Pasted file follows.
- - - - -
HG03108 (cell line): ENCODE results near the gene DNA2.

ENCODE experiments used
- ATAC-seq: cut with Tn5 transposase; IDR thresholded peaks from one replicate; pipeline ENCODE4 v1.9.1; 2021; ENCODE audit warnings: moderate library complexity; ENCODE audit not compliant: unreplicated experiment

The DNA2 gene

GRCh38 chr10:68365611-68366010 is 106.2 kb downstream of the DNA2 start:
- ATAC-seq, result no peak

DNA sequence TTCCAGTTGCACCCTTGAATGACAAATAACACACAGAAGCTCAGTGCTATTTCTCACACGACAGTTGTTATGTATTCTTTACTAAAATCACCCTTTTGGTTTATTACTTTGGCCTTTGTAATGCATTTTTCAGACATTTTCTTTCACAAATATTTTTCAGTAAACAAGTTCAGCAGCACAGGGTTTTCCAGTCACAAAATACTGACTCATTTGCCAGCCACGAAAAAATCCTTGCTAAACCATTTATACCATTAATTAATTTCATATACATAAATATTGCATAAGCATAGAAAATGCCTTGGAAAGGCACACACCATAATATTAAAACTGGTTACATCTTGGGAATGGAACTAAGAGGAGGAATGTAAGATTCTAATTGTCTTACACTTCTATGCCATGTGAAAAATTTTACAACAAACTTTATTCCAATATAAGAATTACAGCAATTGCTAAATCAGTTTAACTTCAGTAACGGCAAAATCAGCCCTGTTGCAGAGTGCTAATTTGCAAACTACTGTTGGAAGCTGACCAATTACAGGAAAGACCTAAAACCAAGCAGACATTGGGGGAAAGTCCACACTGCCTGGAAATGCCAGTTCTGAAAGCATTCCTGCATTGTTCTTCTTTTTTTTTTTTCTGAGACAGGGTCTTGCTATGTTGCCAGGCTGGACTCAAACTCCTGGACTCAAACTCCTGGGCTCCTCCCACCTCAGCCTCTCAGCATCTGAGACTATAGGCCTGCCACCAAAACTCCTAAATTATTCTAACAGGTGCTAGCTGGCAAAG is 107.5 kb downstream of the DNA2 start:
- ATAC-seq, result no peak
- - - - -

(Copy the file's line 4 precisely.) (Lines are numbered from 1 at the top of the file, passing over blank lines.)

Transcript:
The DNA2 gene